Average monthly rents for England and Wales are just £1 behind their all-time high, according to a report.
The buy-to-let index, produced by LSL Property Services, shows average rents rose to £743 in August - a monthly rise of 0.7%. The record high of £744 a month was in October 2012.
Compared with August 2012, they are up 1.3%. However that is still below the inflation rate of 2.7%.
London saw the highest rent increases with prices up 4.8% year-on-year.
Wales saw the second highest jump, a rise of 2.3%, while Yorkshire and the Humber are 1.6% lower than in 2012.
The overall figures contrast with last month's report which showed that private tenants were experiencing smaller rent increases than normal.
David Newnes, director of LSL Property Services, put this down to stronger demand - due in part to students returning to university and living in rented accommodation.
"Better availability of finance has allowed some households to leave the rental market. And rents certainly felt the short-term impact of that," explained Mr Newnes.
"But releasing a blast of pent-up pressure to buy a home is unlikely to change the long-term trend in renting. Although government schemes are helping, buying a first home is still extremely hard on the back of low salary growth."
LSL owns the property chains Your Move and Reeds Rains.
In response to the survey, Shelter's chief executive Campbell Robb said "Until we get to the root of the problem by building more affordable homes, more and more ordinary people are going to be left behind by our housing shortage."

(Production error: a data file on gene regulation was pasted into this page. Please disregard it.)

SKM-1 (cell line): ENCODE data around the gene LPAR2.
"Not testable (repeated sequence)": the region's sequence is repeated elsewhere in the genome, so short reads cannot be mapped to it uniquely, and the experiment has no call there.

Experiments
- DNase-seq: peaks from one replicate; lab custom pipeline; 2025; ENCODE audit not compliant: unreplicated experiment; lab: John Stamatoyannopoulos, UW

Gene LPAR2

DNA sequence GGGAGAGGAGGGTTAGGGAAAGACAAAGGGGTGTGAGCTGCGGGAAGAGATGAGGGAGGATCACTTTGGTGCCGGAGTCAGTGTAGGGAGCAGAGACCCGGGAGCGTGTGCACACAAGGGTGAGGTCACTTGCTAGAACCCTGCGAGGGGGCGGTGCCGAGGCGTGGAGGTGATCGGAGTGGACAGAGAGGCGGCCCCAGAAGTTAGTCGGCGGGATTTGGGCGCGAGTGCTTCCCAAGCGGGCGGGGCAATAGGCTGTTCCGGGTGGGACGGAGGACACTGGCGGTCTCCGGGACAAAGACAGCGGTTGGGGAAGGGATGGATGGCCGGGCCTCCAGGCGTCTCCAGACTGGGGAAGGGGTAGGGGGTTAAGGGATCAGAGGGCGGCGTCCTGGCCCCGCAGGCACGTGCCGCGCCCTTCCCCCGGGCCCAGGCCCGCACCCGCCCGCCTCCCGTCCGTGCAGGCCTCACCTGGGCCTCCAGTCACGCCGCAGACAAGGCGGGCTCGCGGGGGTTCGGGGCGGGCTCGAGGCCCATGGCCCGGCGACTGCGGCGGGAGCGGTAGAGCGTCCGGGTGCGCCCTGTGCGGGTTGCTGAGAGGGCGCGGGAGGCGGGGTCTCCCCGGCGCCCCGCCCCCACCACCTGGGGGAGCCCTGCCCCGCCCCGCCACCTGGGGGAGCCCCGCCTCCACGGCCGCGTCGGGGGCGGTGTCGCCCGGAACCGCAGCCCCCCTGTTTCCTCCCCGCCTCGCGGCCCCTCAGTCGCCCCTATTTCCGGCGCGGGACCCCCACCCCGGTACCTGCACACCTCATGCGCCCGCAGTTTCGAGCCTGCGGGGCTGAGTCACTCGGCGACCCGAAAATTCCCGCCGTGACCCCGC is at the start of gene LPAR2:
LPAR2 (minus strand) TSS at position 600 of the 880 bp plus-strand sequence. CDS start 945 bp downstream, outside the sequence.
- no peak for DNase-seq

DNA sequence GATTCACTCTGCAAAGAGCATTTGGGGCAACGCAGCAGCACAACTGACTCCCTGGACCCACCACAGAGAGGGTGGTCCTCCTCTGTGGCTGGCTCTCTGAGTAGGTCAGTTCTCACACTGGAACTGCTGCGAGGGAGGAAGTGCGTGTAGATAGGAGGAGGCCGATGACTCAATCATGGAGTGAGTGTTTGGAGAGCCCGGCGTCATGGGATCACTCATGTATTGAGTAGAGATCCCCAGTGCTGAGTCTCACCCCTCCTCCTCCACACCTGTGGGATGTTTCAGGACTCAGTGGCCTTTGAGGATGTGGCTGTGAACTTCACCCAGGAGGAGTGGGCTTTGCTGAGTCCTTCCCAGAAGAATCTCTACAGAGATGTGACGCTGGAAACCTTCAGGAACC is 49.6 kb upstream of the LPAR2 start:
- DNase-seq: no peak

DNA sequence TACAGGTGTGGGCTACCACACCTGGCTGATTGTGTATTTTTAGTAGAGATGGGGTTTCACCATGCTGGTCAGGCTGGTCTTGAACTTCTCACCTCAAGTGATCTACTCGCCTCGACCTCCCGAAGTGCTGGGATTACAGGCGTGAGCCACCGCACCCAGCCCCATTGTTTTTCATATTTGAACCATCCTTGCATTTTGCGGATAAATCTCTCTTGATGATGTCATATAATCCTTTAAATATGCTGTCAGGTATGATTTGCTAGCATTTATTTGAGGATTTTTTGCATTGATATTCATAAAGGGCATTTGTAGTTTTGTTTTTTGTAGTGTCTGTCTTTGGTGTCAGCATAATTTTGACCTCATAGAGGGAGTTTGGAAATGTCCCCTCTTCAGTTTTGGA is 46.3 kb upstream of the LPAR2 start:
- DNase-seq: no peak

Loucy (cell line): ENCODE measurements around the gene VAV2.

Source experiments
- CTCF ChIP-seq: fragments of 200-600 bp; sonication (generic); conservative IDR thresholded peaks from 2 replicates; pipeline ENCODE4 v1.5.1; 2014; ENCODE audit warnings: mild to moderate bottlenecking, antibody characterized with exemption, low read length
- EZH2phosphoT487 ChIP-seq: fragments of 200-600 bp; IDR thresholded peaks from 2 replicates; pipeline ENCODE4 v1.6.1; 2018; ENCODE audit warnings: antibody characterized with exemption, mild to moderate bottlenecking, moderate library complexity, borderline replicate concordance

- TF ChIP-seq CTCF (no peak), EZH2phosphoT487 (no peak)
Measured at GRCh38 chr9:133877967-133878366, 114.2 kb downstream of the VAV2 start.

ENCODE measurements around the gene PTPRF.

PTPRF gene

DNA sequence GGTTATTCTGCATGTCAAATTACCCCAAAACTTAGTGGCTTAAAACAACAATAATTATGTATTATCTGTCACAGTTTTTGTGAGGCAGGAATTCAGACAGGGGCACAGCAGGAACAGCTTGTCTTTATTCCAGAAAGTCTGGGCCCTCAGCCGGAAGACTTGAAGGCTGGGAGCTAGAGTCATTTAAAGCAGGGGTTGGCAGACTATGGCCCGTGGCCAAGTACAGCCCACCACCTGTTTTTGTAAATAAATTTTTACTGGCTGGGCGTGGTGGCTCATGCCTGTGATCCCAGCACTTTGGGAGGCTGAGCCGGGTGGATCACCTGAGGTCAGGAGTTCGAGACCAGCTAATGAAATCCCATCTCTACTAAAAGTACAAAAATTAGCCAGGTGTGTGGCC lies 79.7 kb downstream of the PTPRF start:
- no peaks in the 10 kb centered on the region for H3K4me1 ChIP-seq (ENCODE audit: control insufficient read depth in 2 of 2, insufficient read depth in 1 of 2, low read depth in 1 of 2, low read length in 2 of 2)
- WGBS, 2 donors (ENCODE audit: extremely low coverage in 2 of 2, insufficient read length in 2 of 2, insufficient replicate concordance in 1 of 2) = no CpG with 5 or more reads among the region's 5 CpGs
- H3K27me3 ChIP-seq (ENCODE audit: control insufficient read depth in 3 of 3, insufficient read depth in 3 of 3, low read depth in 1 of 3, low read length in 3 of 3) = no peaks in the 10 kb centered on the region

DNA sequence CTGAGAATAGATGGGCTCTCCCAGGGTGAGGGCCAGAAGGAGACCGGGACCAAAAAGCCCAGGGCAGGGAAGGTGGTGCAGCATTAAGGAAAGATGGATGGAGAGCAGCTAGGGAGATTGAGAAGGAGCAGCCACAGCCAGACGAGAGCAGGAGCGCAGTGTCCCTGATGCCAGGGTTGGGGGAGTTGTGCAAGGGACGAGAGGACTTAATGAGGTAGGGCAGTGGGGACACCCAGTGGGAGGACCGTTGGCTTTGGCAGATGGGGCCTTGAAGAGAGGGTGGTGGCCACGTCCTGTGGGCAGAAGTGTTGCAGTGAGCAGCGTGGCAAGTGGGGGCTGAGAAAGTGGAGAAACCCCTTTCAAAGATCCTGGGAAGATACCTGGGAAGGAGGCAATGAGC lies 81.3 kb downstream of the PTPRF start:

But the government says it is working to help renters.
"Official Valuation Office Agency figures show that median rents were unchanged nationally over the past year," said the housing minister Mark Prisk.
"However, this government is determined to kickstart a bigger, better private rented sector that gives tenants more choice," he added.
"That's why we're getting Britain building more rented homes, with a £1 billion investment to help developers build to rent and a further £10 billion in loan guarantees to help grow the number of rented and affordable homes."
The findings chime with a recent assessment from the Office for National Statistics in which it found that London rental prices were seeing sharper rises than the rest of the country.